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Mitski Laurel Hell Dean Oceans


No artist captures the humdrum indignity of being alive quite like Mitski. TikTok users know this well – they cherry-pick her back catalogue to accompany their posts because, at her best, Mitski captures everyday devastations like loneliness (Nobody), yearning (Washing Machine Heart), and existentialism (Me and My Husband) in pint-sized narratives. Laurel Hell, Mitski’s sixth album and her formal return from hiatus, condenses a life’s worth of these devastations into 11 short tracks.

But even on Laurel Hell’s more heartbreaking new wave belters, Mitski contrasts her flair for melodrama with a matter-of-fact nonchalance that’s far from the pleading of Your Best American Girl or Lonesome Love. Here, Mitski turns away from her unruly rage and faces herself instead. Not even the Bananarama-inspired 80s beat on the The Only Heartbreaker can obscure Mitski’s clarity and intent: she knows that she’ll always be the one to fuck it up, and begs for forgiveness.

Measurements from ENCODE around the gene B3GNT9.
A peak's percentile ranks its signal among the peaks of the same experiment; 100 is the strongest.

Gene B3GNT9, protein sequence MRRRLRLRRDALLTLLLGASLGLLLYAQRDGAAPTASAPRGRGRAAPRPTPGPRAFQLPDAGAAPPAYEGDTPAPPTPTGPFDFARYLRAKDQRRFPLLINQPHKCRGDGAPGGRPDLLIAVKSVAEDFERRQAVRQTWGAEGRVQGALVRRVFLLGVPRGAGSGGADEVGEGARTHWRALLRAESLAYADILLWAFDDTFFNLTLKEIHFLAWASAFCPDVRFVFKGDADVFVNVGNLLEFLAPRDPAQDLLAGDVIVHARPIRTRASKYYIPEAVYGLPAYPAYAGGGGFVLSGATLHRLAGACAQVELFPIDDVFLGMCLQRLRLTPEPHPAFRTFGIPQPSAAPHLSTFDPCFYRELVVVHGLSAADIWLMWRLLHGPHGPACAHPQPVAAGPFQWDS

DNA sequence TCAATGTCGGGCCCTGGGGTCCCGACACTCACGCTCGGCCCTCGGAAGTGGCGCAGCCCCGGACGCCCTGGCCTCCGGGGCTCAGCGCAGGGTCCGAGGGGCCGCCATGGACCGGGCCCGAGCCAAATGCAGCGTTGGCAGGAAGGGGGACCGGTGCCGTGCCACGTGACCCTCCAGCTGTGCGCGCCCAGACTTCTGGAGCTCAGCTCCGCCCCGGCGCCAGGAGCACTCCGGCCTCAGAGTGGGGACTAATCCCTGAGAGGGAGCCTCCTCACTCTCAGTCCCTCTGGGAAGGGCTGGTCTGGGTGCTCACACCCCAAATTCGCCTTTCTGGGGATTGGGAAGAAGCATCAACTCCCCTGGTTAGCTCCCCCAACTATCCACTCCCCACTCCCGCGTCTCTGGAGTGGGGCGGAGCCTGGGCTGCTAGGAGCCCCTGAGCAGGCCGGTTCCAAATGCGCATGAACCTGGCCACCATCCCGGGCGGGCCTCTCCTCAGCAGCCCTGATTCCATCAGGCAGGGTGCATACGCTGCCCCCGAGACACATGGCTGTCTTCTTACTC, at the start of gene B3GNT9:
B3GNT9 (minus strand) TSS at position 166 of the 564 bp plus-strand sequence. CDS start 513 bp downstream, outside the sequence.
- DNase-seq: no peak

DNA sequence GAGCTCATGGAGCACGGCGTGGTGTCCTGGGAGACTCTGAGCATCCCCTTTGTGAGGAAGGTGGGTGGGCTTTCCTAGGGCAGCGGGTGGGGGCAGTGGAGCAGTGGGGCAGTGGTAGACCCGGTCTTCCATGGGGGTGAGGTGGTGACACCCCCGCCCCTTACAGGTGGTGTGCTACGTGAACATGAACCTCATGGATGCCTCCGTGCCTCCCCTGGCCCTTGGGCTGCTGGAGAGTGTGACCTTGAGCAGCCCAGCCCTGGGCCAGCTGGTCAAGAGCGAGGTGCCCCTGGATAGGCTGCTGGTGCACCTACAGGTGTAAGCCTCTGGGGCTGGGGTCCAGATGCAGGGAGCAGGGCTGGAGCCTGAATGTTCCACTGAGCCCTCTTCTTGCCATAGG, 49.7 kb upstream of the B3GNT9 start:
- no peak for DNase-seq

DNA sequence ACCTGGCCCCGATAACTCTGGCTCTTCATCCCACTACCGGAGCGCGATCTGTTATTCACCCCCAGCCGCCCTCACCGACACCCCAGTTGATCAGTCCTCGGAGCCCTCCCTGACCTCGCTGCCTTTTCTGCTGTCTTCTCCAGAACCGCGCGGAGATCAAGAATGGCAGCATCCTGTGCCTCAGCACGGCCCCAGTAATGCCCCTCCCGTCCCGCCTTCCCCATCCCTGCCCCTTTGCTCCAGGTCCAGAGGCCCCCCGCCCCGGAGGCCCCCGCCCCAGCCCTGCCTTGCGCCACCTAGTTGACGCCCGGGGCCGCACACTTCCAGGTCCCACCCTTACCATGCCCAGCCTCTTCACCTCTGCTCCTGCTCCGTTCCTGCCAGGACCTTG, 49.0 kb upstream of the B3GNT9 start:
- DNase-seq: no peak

There’s plenty to learn about Mitski on Laurel Hell. She hates good advice (Everyone), she’s at her limits (Heat Lightning), and she’s willing to change (Love Me More). But where she once indulged her feelings to their fullest extent, now Mitski is generous with her humility. On Should Have Been Me, a track so jaunty it could have been written by Hall & Oates, Mitski is level-headed as she stalks an ex’s new girlfriend on Instagram. Though she has moved on, she sings to her ex without the slightest hint of sadness on I Guess, boldly admitting, “from here, I can tell you thank you”. It’s a seismic moment of surrender that perfectly encapsulates Laurel Hell – an album that sifts through the ugly feelings until you’re left with something like hope.